For once, even the inescapable rumbling freight train co-operated! It shook Whitley Auditorium during the playing of “The Alcotts,” from Piano Sonata No. 2: Concord, Mass. (1840-1860), by Charles Ives, probably the only composer who would have relished the addition to the sonic collage. Other elements in this mix are evocations of the Alcott children “playing at” Beethoven’s Fifth Symphony with “lots of wrong notes” and snatches of hymns and gospel songs. This year’s Adams Foundation Artist, Steven Mayer, mentioned these elements during brief comments describing this five-minute “impression of a summer evening in Concord.”

This was the only tranquil part of the second half of the remarkably satisfying October 9 concert. Meyers’ own transcription of “The Masque” movement from Leonard Berstein’s Age of Anxiety was quite an achievement, having condensed this scherzo for piano and percussion alone into a piece for solo piano. Described by Edward Downes in The New York Philharmonic Guide to the Symphony as “employ(ing)… a kind of fantastic piano-jazz, by turns nervous, sentimental, self-satisfied, [and] vociferous,” this was a wonder to see as well as to hear.

The concluding part of this unconventional program would have made a terrific DVD: just watching all the virtuosic crossed hands and incredibly fast fingerings of a major pianist cutting loose on “‘T’ain’t Nobody’s Bizness” (1929) of Fats Waller and four selections by Art Tatum was breathtaking! Mayer explained that Waller’s contract specified that he would “never play boogie-woogie.” He also said that while Tatum, who was blind, had never formally studied classical music, the form was “close to his heart,” citing as an example of this his Variations on Massenet’s “Elegy.” “Tatum’s Pole Boogie” was as much a showpiece as anything by Liszt. The joint got “jumpin'” with “Get Happy,” “St. Louis Blues,” and “Hold That Tiger!” At the post-concert reception, Mayer said that he had transcribed some of the music from Tatum’s own commercial recordings.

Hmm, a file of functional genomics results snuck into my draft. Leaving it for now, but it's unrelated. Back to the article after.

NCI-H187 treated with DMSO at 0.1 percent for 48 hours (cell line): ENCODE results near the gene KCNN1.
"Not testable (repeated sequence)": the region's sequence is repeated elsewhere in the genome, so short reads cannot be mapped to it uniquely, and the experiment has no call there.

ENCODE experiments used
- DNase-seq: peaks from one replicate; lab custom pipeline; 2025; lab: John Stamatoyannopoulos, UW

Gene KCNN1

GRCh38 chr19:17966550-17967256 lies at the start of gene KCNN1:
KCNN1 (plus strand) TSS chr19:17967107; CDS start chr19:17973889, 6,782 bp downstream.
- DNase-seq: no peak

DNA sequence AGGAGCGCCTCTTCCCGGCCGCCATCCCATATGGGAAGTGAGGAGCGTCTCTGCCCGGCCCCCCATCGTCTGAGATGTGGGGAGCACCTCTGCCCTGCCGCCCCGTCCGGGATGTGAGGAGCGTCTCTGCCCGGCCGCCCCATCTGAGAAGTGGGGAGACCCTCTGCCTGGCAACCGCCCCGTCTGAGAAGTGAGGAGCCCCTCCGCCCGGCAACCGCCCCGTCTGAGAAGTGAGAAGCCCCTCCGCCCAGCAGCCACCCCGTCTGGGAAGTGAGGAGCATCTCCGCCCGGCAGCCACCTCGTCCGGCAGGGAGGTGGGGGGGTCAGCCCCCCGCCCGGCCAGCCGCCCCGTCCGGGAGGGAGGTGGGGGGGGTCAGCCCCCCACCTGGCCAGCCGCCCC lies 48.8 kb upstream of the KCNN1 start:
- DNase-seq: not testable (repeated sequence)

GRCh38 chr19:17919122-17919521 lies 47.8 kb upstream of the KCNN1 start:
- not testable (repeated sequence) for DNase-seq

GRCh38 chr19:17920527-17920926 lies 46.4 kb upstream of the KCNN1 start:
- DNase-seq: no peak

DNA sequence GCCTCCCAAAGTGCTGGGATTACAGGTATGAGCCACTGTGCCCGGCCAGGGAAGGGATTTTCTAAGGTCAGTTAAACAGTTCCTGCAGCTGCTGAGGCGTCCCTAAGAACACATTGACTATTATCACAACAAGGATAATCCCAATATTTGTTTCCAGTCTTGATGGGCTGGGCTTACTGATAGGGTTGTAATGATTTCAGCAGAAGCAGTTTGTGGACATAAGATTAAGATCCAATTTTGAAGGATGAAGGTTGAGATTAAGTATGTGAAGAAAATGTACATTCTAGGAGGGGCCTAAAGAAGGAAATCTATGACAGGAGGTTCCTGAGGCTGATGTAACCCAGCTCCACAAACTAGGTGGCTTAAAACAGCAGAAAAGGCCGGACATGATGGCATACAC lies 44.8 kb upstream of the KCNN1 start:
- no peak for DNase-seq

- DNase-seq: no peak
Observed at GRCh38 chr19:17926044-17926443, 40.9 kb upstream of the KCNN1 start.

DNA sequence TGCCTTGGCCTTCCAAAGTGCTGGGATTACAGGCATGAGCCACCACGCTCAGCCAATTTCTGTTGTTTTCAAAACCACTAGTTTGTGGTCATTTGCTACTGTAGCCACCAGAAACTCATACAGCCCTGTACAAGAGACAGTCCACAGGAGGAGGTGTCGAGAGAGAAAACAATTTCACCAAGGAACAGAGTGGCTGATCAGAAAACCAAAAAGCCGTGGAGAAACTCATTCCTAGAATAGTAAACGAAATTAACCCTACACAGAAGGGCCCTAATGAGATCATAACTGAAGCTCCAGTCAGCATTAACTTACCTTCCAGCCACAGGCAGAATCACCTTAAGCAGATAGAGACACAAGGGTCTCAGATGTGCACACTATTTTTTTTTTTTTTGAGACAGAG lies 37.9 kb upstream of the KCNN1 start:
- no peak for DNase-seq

My ears are still ringing from Mayer’s encore, Louis Moreau Gottshalk’s famous “Le banjo.” About the latter, Irving Lowens and S. Frederick Starr, writing in New Grove II , draw attention to “startling pre-echoes of Ives (that) can be heard in Gottschalk’s frequent use of quotation as both a musical and a psychological device, a typical instance of which may be found in ‘Le banjo,’ where ‘Roll, Jordan, Roll’ and Stephen Foster’s ‘Camptown Races’ are quoted to excellent effect.”

The concert opened with a gentle and melancholic performance of Mozart’s Rondo in A Minor, K.511. Mayer followed this with a very sensitive and unusually cohesive realization of Robert Schumann’s Carnaval , Op. 9. Described in the score as “Jests on four notes,” all the variations make use of a four-note motto except for the opening Preamble. Mayer said that the addition of extra-musical titles, such as commedia dell’arte characters, the composer’s friends such as Chopin and Paganini, and Schumann himself, in the guise of Florestan and Eusebius, were added after it was composed.

At the beginning of the concert, Mayer said he would add an extra surprise to the program in honor of Horowitz’s birthday. This was played at the end of the first half. I believe he misspoke when he identified Rachmaninov as the author of the brazen and no holds barred transcription of Liszt’s Fifteenth Hungarian Rhapsody, “Rákóczy March.” All my online searches indicate that Horowitz used multiple versions of the scores by Liszt to make his own transcription.

I doubt that Elon’s wonderfully restored 1923D Steinway has ever been so fully exploited from rich rumbling bass notes to the brightest treble and with its ivories fingered every imaginable way. At the reception, Mayer spoke glowingly of the instrument and the hall saying that it had been “one of his most satisfying performances.”

Mayer first commanded widespread attention with a performance of Leon Kirchner’s Piano Concerto No. 2 at the 3rd Carnegie Hall International American Music Competition. His world premiere recording of Liszt’s Concerto, Op. Posth., and “De Profundus,” with the London Symphony under Tamas Vasary, on ASV, won the 1992 Grand Prix du Disque Liszt. Another ASV CD recreates a famous contest between Liszt and Thalberg (misspelled in the program notes). For Naxos, he will record the complete piano music of Charles Ives and music by Liszt, Heinrich, Farwell and Nevin, among others.